SSP is a leading operator of food and beverage concessions in travel locations, operating restaurants, bars, cafés, food courts, lounges and convenience stores in airports, train stations, motorway service stations and other leisure locations. Prior to the onset of Covid-19, we served around one and a half million customers every day at approximately 180 airports and 300 rail stations in 35 countries around the world and operated more than 550 international, national and local brands.               

www.foodtravelexperts.com 

 

 

Business Review

Financial results

 

Revenue decreased by 78.8% on a constant currency basis, comprising a like-for-like sales reduction of 79.0% offset by net contract gains of 0.2%. At actual exchange rates, total revenue fell by 78.9%, to £256.7m.

 

Covid-19 continued to have a significant impact on the Group's trading performance throughout the first half of the financial year. During the first quarter, like-for-like sales fell by 79.6% compared to the prior year, with new government restrictions on travel during the autumn of 2020 resulting in passenger numbers remaining depressed in both the Air and Rail sectors. These trends continued into the second quarter, and while the fall in like-for-like sales of 78.3% represented a slight improvement compared to the first quarter, this was entirely due to the impact of easier comparatives as a result of the initial impact of Covid-19 occurring during March 2020.

 

The underlying operating loss for the first half was £226.6m. On a reported basis, the operating loss was £219.9m, including a net credit for non-underlying items of £6.7m. Further details of those non-underlying items have been set out in the section on Alternative Performance Measures on pages 19 to 22. On a pre-IFRS 16 basis, the Group reported an underlying operating loss of £160.7m.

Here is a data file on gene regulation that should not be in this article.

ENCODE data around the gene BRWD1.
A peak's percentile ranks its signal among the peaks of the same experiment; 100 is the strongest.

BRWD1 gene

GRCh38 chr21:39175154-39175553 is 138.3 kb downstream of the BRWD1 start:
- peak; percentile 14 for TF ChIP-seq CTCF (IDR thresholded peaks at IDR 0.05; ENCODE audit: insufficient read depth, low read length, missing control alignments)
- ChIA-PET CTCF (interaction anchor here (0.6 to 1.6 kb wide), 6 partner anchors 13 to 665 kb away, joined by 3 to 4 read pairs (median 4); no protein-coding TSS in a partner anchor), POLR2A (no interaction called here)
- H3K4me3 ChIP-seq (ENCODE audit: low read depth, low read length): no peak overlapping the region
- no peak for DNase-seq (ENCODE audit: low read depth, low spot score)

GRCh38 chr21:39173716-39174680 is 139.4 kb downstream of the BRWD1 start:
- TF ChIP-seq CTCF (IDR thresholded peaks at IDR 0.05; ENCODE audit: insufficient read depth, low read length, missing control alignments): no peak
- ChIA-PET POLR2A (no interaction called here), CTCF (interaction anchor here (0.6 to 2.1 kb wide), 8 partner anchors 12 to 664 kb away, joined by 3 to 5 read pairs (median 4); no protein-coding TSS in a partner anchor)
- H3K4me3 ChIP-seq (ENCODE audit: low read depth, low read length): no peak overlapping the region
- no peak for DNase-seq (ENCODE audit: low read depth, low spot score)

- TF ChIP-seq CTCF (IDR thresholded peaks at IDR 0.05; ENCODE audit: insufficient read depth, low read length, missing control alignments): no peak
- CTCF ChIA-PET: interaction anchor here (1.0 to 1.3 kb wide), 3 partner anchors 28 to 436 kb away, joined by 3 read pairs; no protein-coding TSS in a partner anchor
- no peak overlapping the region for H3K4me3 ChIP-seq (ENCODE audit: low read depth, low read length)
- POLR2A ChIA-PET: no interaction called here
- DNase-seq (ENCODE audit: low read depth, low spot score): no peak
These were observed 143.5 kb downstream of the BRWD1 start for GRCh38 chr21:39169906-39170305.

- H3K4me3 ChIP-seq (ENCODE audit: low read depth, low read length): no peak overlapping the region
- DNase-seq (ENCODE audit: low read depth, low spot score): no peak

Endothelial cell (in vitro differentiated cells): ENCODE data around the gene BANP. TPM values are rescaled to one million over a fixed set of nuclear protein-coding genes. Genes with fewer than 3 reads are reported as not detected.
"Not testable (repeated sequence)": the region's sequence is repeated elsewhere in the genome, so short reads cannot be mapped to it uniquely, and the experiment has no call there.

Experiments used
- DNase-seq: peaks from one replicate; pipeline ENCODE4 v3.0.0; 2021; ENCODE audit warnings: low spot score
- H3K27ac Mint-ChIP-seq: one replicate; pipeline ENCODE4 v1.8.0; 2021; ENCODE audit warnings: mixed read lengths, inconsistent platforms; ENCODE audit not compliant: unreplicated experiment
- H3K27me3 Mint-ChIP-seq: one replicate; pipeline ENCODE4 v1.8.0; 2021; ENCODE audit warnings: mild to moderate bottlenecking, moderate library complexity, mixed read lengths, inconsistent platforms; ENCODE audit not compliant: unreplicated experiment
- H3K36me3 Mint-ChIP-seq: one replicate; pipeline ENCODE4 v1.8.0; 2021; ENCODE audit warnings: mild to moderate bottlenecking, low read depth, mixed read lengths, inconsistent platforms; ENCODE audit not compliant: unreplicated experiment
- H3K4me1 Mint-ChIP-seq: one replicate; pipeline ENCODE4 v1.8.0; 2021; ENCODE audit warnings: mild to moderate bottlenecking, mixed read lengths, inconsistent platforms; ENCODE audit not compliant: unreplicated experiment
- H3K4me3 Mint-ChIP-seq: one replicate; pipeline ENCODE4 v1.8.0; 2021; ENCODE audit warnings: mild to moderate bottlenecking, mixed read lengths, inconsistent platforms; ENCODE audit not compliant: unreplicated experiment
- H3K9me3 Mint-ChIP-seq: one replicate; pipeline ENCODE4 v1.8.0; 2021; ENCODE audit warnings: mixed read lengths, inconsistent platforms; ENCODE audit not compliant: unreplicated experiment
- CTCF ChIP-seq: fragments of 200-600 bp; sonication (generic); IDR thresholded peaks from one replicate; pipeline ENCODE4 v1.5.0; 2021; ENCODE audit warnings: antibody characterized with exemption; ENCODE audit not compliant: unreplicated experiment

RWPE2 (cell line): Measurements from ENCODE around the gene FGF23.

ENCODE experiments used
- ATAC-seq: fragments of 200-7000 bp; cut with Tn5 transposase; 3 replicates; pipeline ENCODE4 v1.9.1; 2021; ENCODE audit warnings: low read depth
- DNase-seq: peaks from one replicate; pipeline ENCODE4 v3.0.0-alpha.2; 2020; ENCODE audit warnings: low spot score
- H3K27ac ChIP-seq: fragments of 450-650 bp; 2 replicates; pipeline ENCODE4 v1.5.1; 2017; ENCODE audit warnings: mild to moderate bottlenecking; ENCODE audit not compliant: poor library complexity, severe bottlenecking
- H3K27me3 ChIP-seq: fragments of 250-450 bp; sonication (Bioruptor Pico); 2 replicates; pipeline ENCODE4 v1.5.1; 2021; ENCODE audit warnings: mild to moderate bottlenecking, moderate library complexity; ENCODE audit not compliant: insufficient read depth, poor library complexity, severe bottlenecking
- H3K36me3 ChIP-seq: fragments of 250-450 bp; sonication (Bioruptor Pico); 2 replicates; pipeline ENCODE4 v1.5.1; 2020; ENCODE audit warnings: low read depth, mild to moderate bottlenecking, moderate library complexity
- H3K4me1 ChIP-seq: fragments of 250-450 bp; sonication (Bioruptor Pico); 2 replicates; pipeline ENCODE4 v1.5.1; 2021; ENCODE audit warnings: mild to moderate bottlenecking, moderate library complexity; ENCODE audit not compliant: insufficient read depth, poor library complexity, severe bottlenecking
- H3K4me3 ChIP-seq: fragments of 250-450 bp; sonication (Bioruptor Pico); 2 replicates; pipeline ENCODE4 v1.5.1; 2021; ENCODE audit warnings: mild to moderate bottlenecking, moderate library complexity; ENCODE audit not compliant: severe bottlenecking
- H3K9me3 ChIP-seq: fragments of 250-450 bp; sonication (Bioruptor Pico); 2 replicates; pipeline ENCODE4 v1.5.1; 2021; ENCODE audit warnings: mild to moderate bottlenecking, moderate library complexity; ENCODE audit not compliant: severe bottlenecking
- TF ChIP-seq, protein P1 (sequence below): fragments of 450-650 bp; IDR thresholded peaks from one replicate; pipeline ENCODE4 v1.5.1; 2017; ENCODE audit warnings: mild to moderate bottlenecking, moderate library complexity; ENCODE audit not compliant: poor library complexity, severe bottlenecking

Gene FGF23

The Group's free cash outflow during the first half of the financial year was £140.9m (2020: £176.9m) reflecting the continued tight management of operating costs and cash flow, and representing an average monthly cash burn of around £23m, which was below the c. £25m - £30m per month guidance previously provided. Furthermore, this free cash outflow included £10.6m of exceptional costs, largely related to the costs of further redundancy programmes completed during the period. Capital expenditure was £25.2m, a significant reduction of £94.3m compared to the prior year. Further details of the Group's free cash flow are provided in the table on page 16.

 

Following the completion of the Rights Issue in late April 2021, the Group's financial position has been significantly strengthened. Linked to the completion of the Rights Issue, the Group's existing main bank facilities were extended by 18 months, to January 2024. Furthermore, covenant waivers were extended on both the US private placement notes and the main bank facilities. Incorporating the net Rights Issue proceeds of £450.8m, pro forma net debt on a pre-IFRS 16 basis at the end of March was £388.8m. The Group now has significant available liquidity, with cash and undrawn available facilities of £843.3m at the end of April. Our current monthly cash burn is around £20m - £25m, whilst sales remain down between 70% and 80% compared with pre-Covid levels.

 

Strategy Overview

 

Our vision is to be the leading provider of food and beverage in travel locations worldwide, delivering for all our stakeholders (our customers, clients, brand partners, investors and, importantly, our colleagues) in a way that ensures long term sustainable growth. We continue to believe that the markets in which we operate are fundamentally attractive. The air and rail travel markets are expected to deliver long-term growth, albeit from a lower base, as global GDP recovers and an increasing proportion of the world's population are willing and able to travel again.

Before the outbreak of Covid-19, the markets in which we operate had benefitted from several structural long-term growth drivers, the most significant being:

 

·    growth in global GDP and disposable income, which had led to an increasing propensity to travel and had driven higher passenger volumes and expenditure on food and beverage products;

·    a trend towards increased eating-out, including eating "on the move"; and

·    investment in travel infrastructure and capacity expansion, supported by both government policy and infrastructure owners increasingly focusing on retail revenue streams.

Though Covid-19 has impacted these trends in the short term, we believe that these growth drivers will return in the medium-term once the effects of the pandemic diminish. While some uncertainty remains about the longer-term impact of working from home on business and commuter travel, we anticipate a full recovery in leisure travel, which drives the majority of our business.

Structural advantages

 

SSP has a number of structural advantages that we believe put us in a strong position to capitalise on the recovery of the travel sector over the medium-term: